Sunday, February 01, 2009

The Narrow Bridge

Prof. Shalom Rosenberg, In the Footsteps of the Kuzari, vol. 1 p. 306:

What is the meaning of the “very narrow bridge?” I reached an understanding of this famous Breslav saying thanks to a childhood experience. Many years ago, my father took me to a certain place across a certain river. We couldn’t return the way we had come, because rain had fallen in the interim, and the bridge was flooded. The only option was to go up the mountain and cross a very narrow train bridge. Someone took me by the hand and helped me across.

Click here to read moreWhy couldn’t I do it alone? Neurologically, I certainly was capable of fulfilling such a task. How is it that I could easily walk between two close lines, yet, I could not walk across a bridge much wider than that? The answer is that I was afraid. It was not the difficulty of the task that stopped me; it was the fear. This is what Rabbi Nahman meant when he said, “The whole world is a very narrow bridge, and the main thing is not to fear.”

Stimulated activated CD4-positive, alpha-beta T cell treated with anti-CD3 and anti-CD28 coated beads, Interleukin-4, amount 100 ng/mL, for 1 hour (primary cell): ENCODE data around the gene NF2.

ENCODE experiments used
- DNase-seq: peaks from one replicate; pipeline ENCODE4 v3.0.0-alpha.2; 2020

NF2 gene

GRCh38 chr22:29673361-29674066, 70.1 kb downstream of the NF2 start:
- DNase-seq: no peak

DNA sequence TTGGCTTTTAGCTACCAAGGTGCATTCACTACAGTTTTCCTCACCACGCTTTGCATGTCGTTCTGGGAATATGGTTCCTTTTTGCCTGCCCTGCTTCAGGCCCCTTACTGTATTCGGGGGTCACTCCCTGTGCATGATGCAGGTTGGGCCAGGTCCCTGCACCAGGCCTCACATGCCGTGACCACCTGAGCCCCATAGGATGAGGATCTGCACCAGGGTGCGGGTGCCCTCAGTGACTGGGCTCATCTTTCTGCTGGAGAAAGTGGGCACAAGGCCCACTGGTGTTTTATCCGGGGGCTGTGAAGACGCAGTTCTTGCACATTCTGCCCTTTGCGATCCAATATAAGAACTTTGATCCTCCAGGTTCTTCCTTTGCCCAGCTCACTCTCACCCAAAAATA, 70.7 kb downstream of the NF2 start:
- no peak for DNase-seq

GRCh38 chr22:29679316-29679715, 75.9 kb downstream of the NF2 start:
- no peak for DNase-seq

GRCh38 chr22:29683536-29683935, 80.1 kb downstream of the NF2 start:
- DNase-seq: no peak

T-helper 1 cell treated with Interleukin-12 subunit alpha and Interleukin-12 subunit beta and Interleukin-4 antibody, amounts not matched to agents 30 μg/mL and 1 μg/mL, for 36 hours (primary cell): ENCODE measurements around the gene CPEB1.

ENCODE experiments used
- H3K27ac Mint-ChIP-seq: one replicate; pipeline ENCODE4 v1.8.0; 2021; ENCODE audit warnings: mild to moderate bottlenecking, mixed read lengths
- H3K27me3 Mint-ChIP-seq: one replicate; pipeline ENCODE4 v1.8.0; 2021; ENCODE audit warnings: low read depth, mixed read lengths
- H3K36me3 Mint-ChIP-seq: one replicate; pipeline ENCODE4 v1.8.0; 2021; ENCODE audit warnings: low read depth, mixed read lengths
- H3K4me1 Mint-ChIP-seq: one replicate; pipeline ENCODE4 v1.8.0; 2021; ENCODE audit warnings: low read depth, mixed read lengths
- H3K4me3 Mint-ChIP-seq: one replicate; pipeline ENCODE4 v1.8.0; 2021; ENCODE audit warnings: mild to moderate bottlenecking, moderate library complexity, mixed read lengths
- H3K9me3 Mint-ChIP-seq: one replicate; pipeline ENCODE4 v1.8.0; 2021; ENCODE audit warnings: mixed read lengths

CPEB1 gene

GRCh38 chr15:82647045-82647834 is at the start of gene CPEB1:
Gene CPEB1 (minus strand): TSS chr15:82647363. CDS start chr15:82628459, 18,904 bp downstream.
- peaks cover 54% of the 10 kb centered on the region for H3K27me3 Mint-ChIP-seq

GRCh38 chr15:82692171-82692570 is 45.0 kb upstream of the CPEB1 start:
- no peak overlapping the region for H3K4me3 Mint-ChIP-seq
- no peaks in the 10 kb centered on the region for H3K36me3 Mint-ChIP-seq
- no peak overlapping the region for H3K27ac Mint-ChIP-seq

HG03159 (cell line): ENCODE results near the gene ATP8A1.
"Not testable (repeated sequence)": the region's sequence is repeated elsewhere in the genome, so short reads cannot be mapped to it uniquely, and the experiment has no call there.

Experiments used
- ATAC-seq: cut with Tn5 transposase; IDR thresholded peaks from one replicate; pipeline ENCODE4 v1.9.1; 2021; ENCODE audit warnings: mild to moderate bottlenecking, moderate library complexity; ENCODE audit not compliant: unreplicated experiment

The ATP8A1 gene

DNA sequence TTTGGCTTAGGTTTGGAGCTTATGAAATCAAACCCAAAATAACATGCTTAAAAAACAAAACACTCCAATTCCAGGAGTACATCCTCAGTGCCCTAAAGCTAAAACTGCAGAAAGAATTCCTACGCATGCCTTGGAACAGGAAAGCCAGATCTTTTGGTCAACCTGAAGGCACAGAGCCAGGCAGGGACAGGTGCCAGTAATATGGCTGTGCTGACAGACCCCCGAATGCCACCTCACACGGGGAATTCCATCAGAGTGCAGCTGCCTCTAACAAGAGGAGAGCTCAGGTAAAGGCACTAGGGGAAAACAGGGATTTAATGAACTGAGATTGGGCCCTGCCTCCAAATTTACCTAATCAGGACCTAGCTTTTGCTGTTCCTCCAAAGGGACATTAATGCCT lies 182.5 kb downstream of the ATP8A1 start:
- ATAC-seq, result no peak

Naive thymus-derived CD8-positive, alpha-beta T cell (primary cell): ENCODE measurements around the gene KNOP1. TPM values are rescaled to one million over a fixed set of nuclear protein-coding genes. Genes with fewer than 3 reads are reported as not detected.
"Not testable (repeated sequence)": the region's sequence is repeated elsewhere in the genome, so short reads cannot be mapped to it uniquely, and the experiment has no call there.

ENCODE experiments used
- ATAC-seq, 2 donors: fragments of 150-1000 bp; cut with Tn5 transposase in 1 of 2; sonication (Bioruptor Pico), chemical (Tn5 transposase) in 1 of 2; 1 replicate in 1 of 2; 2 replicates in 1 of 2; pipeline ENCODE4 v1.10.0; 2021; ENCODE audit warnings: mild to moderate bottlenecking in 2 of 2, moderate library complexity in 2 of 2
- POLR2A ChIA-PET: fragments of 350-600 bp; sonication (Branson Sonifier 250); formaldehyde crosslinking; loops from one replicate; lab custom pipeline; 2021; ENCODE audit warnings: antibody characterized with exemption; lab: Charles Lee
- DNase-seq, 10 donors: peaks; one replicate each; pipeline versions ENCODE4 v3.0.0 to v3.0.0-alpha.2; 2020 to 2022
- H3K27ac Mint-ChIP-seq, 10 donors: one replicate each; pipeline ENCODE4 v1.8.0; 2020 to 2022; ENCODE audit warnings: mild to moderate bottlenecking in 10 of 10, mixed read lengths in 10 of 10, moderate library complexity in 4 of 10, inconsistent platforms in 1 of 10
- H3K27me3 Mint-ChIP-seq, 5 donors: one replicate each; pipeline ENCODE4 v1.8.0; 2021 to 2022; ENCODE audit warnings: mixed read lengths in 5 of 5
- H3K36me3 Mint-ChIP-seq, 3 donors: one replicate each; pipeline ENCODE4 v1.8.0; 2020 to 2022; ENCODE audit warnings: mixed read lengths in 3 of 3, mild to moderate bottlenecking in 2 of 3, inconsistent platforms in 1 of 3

Man’s greatest enemy is not outside himself. It lies within. Man invests tremendous energy to repel powerful foes, yet the most powerful are inside us. This idea has psychological ramifications, but what interests us is the philosophical aspect. Philosophers have tried to teach us philosophically proven truths. Rabbi Nahman teaches us that help will come not from the outside but from within ourselves. Just as I can cross the narrow bridge if I do not fear, so can I reach truth if I choose to believe.

We can add an addendum to Rabbi Nahman’s story, a motif taken from cartoons. Remember the fox chasing the rabbit? The rabbit reaches the valley, where there is a rope bridge. We see the rabbit cross the bridge. Then he loosens the ropes and the bridge falls down. The fox does not realize this, and he continues to run on the bridge as though it were there. Only when he reaches the middle of the “bridge” does he stop, look down, see the bridge and then . . . fall. This is the continuation of Rabbi Nahman’s story. This is, in essence, the concept of faith. Faith builds the bridge.

Twitter Delicious Facebook Digg Favorites More